ANALYSIS-China Telecom conquers HK, marches upward
By David Lawder HONG KONG, Feb 10 (Reuters) - China Telecom (Hong Kong) Ltd, after dethroning HSBC Holdings as the Hong Kong stock market's highest valued company, should easily withstand a near-term bout of profit-taking and march higher, analysts said on Thursday.
The stock has ridden a wave of global enthusiasm for cellular providers after Vodafone AirTouch Plc's 180 billion-euro takeover of Mannesmann AG has set a new valuation benchmark for such companies.
Anticipation that Morgan Stanley Capital International will add China Telecom <0941.HK> to its China Free Index is providing a steady stream of institutional demand for the stock. Add the vast potential for subscriber growth in the young Chinese cellular market and the seemingly boundless potential of mobile Internet and data traffic and the stock seems like a sure bet. But with a torrid three month rise of nearly 113 percent -- including nearly 19 percent this week alone -- is it overdone? Most analysts say no. "I think it's got legs. I think this year, what people are becoming aware of is the potential for value added services from wireless data," said Nomura Securities analyst Richard Ferguson.
BRIEF CORRECTION SEEN China Telecom shares shrugged off early selling pressure on Thursday to end down just HK$0.25 or 0.39 percent at HK$63.75 as the stock cooled from its record high of HK$67 on Wednesday.
Some analysts said it could be poised for a brief correction as it consolidates gains. "The stock has risen very rapidly in a very short period of time, so a correction is entirely rational and conceivable," said Tim Storey, Goldman Sachs' telecom analyst in Hong Kong. "We're comfortable owning the stock where it is and we realise there may be a valley to cross between the peaks. We'd be very aggressive buyers of the company on the dips," he said. Storey said he has a 12-month price target of HK$80 on the company and a buy recommendation on the stock. NEW INDEX KING Less than three years after its listing in October 1997, China Telecom has ousted HSBC <0005.HK> as the Hong Kong market's market capitalisation king. At Thursday's close, its market value topped HK$877.18 billion (US$112.75 billion), versus HK$761.23 billion for HSBC. In the eyes of traders, China Telecom is now a must-trade for arbitrageurs who want to move the Hang Seng Index <.HSI>.
"It's got a relatively small float, less than 25 percent, and some of that stock is quite tightly held, so it's quite easy for speculators to work the stock," said Howard Gorges, director at South China Securities.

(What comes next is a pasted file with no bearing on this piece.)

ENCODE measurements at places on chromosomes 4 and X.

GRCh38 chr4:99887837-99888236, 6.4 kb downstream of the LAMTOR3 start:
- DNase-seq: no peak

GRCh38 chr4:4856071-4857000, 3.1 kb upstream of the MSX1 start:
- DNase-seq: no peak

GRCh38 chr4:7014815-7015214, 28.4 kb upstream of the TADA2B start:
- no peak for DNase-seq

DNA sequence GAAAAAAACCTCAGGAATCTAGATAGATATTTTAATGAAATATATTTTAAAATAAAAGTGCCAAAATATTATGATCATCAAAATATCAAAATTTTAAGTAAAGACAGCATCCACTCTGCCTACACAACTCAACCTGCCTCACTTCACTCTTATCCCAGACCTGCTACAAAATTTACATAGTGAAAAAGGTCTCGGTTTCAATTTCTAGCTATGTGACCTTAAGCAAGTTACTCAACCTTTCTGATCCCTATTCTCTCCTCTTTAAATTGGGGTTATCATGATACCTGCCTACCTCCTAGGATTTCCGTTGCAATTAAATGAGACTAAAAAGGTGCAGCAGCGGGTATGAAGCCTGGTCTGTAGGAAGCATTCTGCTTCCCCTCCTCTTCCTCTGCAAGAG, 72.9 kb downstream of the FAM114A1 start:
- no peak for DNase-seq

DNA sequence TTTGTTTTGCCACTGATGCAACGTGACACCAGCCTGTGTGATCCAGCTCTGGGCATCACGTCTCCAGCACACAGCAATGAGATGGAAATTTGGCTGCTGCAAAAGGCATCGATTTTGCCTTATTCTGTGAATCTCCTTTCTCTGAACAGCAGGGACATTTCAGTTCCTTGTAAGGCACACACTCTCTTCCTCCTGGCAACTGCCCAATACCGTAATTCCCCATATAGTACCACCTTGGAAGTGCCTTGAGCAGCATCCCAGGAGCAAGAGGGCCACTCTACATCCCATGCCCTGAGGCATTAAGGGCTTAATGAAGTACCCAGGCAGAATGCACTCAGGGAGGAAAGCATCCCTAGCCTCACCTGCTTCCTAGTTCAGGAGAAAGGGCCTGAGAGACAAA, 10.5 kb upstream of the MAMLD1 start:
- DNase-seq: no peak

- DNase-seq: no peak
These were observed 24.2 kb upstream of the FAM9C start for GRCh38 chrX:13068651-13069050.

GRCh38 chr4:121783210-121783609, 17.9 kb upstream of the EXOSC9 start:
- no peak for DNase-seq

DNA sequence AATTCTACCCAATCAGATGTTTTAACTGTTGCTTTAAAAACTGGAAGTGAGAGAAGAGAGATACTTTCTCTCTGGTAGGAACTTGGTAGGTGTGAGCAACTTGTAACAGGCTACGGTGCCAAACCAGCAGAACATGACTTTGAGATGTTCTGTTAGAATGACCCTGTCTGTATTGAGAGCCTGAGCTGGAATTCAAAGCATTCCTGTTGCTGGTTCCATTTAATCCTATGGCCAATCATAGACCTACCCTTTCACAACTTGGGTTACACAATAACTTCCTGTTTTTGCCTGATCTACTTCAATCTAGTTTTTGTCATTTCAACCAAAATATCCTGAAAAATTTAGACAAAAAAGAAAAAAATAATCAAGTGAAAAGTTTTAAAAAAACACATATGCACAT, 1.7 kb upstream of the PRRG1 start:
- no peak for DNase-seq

"You can move it HK$2 or HK$3 quite quickly." It is far more expensive to push up HSBC shares, he said. Some fund managers are growing uncomfortable with China Telecom's pivotal role in holding up the Hang Seng Index. "You really only have three stocks in the market that are pushing up the index -- China Telecom, Hutchison <0013.HK> and Cheung Kong <0001.HK>.
It's not the whole picture going up," said Kitty Chan, Fund Manager with APC Investment Management.
She added that she is expecting China Telecom to stage a near term consolidation.
VAST SUBSCRIBER GROWTH But as cellular mergers fuel valuations and demand for mobile Internet plays continues to grow, analysts said they expect the company's shares to march higher.
With mobile telephone users in China numbering just five in every 100 of China's 1.2 billion people, the subscriber growth potential is staggering.
China Telecom had about 14.5 million subscribers at the end of October and operates near monopolies in six of China's richest provinces, including Guangdong and Zhejiang.
It is forecast to post 1999 earnings of 8.69 billion yuan (US$1.05 billion) for calendar 1999, up 35 percent from 1998, according to Barra Global Estimates.
HSBC Securities telecoms analyst David Gibbons said the restructuring of China's telecommunications industry and entry into the World Trade Organisation increased the potential for further asset injections into China Telecom.
The company acquired three major mainland cellular networks in 1999 at valuations that analysts viewed as favourable.
VALUE ABOVE ASIAN PEERS China Telecom's share price translates to a valuation of about US$4,180 per subscriber -- above the Asian average of US$3,000 but below deal-fuelled European valuations, Ferguson said. Hong Kong's SmarTone Telecommunications Holdings <0315.HK>, at HK$34.80 a share, is trading at about US$2,500 per subscriber, while the Mannesmann deal was valued at about US$6,200, he said. Japan's NTT Docomo <9437.T>, was trading at about US$9,000 per subscriber, a premium earned because it is leading the industry in mobile Internet usage. "China Tel is going to outperform the market whatever it does, but we're loath to put on a target price," Ferguson said. Analysts cautioned, however, that the current shine on the stock could be dimmed somewhat when China Unicom, the mainland's number two telecommunications player, launches its initial public offering later this year. Unicom, expected to raise at least US$1 billion, has the potential to become a Hang Seng Index constituent on its own and could offer even faster growth than China Telecom, they said. (US$1 = HK$7.78, 8.28 yuan) ((Hong Kong Newsroom +852 2843-6345, Fax +852 2845-0636 email@example.com)) .
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